Talk Python to Me: #35 Turbogears and the future of Python web frameworks

Do you have a new web project coming up? Are you thinking of choosing Django or maybe Flask? Those are excellent frameworks, but you might also want to check out TurboGears. It was created and released around the same time as Django. It lets you starts your project as a microframework (like Flask) and yet can scale up to a fullstack solution (like Django). It also has built-in support both relational DBs (via SQLAlchemy) and MongoDB. This week Alessandro Molina is here to tell us all about ... read more →

S. Lott: Navigation: Latitude, Longitude, Haversine, and all that

For a few years, I was a tech nomad. See Team Red Cruising for some stories of life on a sailboat. Warning: it's pretty dull.As a tech nomad, I lived and died (literally) by my ability to navigate. Modern GPS devices make the dying part relatively unlikely. So, let's not oversell the danger aspect of this.The prudent mariner plans a long voyage with a great deal of respect for the many things which can go wrong. One aspect of this is to create a "Float Plan". Read more about it here: ... read more →

John Cook: Estimating the exponent of discrete power law data

Suppose you have data from a discrete power law with exponent α. That is, the probability of an outcome n is proportional to n-α. How can you recover α?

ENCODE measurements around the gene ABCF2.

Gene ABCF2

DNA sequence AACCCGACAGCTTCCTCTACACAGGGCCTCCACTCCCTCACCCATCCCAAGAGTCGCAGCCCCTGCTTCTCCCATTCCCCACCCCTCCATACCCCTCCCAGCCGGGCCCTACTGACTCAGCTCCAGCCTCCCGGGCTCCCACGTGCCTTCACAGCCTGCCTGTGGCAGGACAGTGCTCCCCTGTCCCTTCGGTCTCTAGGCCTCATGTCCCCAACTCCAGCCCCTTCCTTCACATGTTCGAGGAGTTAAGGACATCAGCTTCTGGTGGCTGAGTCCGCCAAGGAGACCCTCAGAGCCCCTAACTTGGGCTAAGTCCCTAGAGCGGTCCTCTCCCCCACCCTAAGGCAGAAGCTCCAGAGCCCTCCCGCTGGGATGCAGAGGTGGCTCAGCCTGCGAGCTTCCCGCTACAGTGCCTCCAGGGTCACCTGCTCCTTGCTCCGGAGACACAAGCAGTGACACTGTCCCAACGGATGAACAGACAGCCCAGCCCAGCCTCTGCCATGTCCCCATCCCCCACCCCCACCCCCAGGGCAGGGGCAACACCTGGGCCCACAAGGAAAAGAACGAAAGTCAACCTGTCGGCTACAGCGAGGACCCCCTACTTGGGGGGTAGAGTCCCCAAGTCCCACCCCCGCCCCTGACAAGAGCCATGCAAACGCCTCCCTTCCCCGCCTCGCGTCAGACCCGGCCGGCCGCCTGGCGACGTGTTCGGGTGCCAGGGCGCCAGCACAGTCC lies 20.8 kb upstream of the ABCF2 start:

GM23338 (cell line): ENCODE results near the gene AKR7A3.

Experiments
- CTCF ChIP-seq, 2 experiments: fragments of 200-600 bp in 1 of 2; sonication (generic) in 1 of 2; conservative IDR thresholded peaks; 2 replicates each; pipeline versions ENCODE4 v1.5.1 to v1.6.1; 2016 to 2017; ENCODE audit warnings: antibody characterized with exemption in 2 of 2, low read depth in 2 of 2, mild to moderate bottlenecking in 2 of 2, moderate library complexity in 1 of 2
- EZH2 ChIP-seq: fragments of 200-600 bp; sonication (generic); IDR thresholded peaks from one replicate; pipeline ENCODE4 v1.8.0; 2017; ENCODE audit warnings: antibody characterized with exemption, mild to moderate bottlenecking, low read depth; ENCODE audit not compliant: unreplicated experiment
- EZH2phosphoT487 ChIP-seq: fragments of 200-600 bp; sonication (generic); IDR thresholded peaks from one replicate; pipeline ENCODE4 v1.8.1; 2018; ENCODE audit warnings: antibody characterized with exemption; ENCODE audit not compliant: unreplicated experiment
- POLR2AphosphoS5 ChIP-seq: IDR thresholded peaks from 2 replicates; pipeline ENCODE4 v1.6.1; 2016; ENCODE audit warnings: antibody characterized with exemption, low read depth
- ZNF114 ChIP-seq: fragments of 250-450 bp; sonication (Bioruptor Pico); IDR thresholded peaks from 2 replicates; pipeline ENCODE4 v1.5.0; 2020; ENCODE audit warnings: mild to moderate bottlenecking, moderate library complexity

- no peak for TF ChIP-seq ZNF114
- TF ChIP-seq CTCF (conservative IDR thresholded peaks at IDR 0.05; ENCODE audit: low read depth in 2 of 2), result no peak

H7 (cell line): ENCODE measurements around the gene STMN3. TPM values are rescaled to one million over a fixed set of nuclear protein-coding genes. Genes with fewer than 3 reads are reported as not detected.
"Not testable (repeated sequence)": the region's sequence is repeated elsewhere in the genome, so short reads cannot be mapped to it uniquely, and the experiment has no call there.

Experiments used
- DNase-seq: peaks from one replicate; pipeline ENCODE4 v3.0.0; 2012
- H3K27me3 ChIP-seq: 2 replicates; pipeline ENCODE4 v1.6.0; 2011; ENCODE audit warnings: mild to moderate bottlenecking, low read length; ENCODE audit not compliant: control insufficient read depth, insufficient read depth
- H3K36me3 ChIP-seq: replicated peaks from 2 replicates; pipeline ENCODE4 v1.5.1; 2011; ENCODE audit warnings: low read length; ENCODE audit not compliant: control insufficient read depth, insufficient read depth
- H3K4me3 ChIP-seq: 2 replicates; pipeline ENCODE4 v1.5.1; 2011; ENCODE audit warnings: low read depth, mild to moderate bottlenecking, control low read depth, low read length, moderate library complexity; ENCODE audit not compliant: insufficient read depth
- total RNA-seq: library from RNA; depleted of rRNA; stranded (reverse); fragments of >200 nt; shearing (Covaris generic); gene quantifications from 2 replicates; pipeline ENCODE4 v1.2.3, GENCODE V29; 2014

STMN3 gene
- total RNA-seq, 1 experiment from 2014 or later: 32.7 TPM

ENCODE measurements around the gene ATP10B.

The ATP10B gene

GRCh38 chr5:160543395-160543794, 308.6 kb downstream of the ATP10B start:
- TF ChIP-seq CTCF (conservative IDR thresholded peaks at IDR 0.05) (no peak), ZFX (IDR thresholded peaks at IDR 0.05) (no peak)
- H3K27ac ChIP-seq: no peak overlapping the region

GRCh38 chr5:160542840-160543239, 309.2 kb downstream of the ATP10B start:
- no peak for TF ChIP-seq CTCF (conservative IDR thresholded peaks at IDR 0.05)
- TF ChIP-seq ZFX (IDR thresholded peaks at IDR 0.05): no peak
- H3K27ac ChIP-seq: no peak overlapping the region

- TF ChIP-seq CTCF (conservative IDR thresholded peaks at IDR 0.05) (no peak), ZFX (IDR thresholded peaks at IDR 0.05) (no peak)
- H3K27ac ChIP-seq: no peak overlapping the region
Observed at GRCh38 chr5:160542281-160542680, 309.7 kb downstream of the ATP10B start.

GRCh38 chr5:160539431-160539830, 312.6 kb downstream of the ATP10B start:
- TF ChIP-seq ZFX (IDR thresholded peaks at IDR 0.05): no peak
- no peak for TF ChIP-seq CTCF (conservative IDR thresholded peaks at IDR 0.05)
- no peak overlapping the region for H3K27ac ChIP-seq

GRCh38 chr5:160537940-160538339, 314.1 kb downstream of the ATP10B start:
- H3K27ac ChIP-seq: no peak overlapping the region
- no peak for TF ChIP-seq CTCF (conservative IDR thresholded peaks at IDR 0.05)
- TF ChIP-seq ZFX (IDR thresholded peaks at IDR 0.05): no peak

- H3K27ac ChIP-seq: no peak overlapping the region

A naive approach would be to gloss over the fact that you have discrete data and use the MLE (maximum likelihood estimator) for continuous data. That does a very poor job [1]. The discrete case needs its own estimator.

To illustrate this, we start by generating 5,000 samples from a discrete power law with exponent 3.


... read more →

Robin Wilson: Calculating percentiles in Python – use numpy not scipy!

This is just a brief public service announcement reporting something that I’ve just found: np.percentile is **a **lot faster than scipy.stats.scoreatpercentile – almost an order of magnitude faster in some cases.

Someone recently asked me why on earth I was using scoreatpercentile anyway – and it turns out that np.percentile was only added in numpy 1.7, which was released part-way through my PhD in Feb 2013, hence why the scipy function is used in some of my code.

In my code I frequently ... read more →

Paul Everitt: My O’Reilly video series on Pyramid is up

Earlier this year, just before PyCon, I talked to O’Reilly about doing a Pyramid video course in their commercial training catalog. It’s now in “early access”, titled “Web Applications with Python and the Pyramid Framework“.

What an effort it turned out to be. I’m certainly grateful that it has wrapped up, but I’m also glad I did it. I put a serious amount of work (months) into writing, re-writing, and re-re-rewriting the narrative and the examples. Thanks go out to Chris and Tres for steering ... read more →

Ned Batchelder: 4.0.3

I fixed five bugs in 4.0.2 to produce 4.0.3. XML reports now have correct elements in complex cases, and a mysterious problem that seriously borked really unusual cases has been fixed.

Django Weblog: Security releases issued: 1.9rc2, 1.8.7, 1.7.11